Mathematics Stack Exchange is a question and answer site for people studying math at any level and professionals in related fields. Join them; it only takes a minute:

Sign up
Here's how it works:
  1. Anybody can ask a question
  2. Anybody can answer
  3. The best answers are voted up and rise to the top

I am currently studying for an exam and trying to check a message (binary) for errors using a polynomial, I would like if somebody could verify that my results below are (in)valid.


Message: 11110101 11110101
Polynomial: X4 + x2 + 1
Divisor (Derived from polynomial): 10101
Result: There is an error in the above message?

Also, I had a link to an online calculator that would do the division but can't relocate it, any links to a calculator would be greatly appreciated.


share|cite|improve this question
up vote 2 down vote accepted
 1111010111110101 | 10101
+10101            | 11001011101
  10111           |
 +10101           |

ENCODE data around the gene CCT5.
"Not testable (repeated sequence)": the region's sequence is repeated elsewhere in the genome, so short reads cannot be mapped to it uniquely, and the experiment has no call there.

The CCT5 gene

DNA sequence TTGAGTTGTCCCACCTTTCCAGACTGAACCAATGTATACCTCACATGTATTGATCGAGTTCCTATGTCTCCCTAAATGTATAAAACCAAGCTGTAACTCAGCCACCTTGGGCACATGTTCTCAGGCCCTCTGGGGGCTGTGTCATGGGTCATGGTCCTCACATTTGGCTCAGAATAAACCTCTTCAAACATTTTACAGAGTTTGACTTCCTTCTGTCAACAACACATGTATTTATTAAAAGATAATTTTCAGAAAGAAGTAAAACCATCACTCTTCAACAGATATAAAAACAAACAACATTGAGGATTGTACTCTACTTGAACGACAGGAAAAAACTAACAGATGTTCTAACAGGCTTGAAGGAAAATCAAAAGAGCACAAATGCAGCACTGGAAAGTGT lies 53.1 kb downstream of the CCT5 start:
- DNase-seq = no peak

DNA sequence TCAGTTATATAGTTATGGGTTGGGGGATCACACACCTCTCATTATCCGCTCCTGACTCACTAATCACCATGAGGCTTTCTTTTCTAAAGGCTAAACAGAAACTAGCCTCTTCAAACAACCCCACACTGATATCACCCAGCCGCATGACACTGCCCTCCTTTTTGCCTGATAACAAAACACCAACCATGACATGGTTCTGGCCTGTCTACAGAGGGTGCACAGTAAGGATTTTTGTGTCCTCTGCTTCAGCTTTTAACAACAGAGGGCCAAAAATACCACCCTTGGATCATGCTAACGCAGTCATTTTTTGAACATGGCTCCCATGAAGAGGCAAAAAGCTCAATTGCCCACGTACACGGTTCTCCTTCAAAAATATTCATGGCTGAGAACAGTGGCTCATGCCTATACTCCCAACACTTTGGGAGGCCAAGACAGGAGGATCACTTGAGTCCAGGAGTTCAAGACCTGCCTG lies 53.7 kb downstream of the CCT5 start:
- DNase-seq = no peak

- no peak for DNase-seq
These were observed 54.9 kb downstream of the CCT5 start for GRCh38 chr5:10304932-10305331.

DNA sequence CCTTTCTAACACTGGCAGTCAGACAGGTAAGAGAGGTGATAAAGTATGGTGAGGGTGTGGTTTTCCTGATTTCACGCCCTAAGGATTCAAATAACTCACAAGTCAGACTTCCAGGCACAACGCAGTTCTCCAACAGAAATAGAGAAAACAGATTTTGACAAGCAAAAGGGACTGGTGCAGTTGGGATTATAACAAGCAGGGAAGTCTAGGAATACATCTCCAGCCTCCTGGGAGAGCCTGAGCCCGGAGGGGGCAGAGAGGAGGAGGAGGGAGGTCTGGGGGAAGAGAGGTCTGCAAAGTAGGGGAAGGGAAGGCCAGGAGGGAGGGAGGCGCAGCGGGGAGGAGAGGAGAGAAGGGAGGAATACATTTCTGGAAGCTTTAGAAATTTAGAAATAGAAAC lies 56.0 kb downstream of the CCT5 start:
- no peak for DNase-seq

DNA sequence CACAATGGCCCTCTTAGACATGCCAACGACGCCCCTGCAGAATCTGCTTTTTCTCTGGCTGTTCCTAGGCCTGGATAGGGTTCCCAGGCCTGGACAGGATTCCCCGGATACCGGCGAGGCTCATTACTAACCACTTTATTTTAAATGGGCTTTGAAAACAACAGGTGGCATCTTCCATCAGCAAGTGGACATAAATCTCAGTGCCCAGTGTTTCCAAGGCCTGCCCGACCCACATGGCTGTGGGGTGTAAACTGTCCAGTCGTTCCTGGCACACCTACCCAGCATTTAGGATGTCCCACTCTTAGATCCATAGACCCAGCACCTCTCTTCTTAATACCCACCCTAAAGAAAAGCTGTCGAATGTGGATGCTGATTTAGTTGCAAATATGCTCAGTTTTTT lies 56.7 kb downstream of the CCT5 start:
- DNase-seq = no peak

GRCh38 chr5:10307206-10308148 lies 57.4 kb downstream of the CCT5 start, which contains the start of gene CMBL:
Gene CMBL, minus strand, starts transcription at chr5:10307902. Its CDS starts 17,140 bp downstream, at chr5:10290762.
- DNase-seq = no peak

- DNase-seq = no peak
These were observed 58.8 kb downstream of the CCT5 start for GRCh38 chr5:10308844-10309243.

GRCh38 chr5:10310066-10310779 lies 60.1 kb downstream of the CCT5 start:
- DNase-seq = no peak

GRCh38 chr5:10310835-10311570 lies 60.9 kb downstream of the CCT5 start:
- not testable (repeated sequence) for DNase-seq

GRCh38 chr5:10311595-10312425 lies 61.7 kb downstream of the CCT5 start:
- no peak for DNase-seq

10011        |
    +10101        |
       11011      |
      +10101      |
        11101     |
       +10101     |
         10000    |
        +10101    |
           10110  |
          +10101  |
              111 | <- you are right! there is an error in the message!
share|cite|improve this answer

Mathematica gave me the same result:


In[2]:=PolynomialRemainder[(1+x^8)s, 1+x^2+x^4,x]

Out[2]:= 1+x+x^2

So there wasn't even any need to reduce the coefficients modulo two in the end. I don't know whether Wolfram Alpha supports this. Anyway, you got it right.

In this case we can also find non-divisibility by observing that $$ \begin{aligned}s&=x^7+x^6+x^5+x^4+x^2+1=(x^2+x+1)x^5+(x^2+x+1)^2\\ &=(x^2+x+1)(x^5+x^2+x+1)=(x^2+x+1)(x+1)^2(x^3+x+1)\end{aligned}$$ implying that your message polynomial $$ m=(x^8+1)s=(x^2+x+1)(x^3+x+1)(x+1)^{10} $$ is not divisible by $x^4+x^2+1=(x^2+x+1)^2$. In general trying to factor the message polynomial is a very bad idea, though :-)

share|cite|improve this answer

Your Answer


By posting your answer, you agree to the privacy policy and terms of service.

Not the answer you're looking for? Browse other questions tagged or ask your own question.